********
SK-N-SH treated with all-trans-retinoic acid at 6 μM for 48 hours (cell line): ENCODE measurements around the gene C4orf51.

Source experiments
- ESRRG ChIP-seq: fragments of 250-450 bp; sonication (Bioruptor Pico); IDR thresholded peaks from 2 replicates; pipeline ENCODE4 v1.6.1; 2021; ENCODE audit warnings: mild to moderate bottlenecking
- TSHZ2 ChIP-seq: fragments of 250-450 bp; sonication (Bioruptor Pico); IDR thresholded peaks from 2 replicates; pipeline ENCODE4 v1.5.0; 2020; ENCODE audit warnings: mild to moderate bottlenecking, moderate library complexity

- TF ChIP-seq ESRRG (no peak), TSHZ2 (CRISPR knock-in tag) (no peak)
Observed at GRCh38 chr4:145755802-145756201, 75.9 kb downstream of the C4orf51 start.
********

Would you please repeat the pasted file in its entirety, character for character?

SK-N-SH treated with all-trans-retinoic acid at 6 μM for 48 hours (cell line): ENCODE measurements around the gene C4orf51.

Source experiments
- ESRRG ChIP-seq: fragments of 250-450 bp; sonication (Bioruptor Pico); IDR thresholded peaks from 2 replicates; pipeline ENCODE4 v1.6.1; 2021; ENCODE audit warnings: mild to moderate bottlenecking
- TSHZ2 ChIP-seq: fragments of 250-450 bp; sonication (Bioruptor Pico); IDR thresholded peaks from 2 replicates; pipeline ENCODE4 v1.5.0; 2020; ENCODE audit warnings: mild to moderate bottlenecking, moderate library complexity

- TF ChIP-seq ESRRG (no peak), TSHZ2 (CRISPR knock-in tag) (no peak)
Observed at GRCh38 chr4:145755802-145756201, 75.9 kb downstream of the C4orf51 start.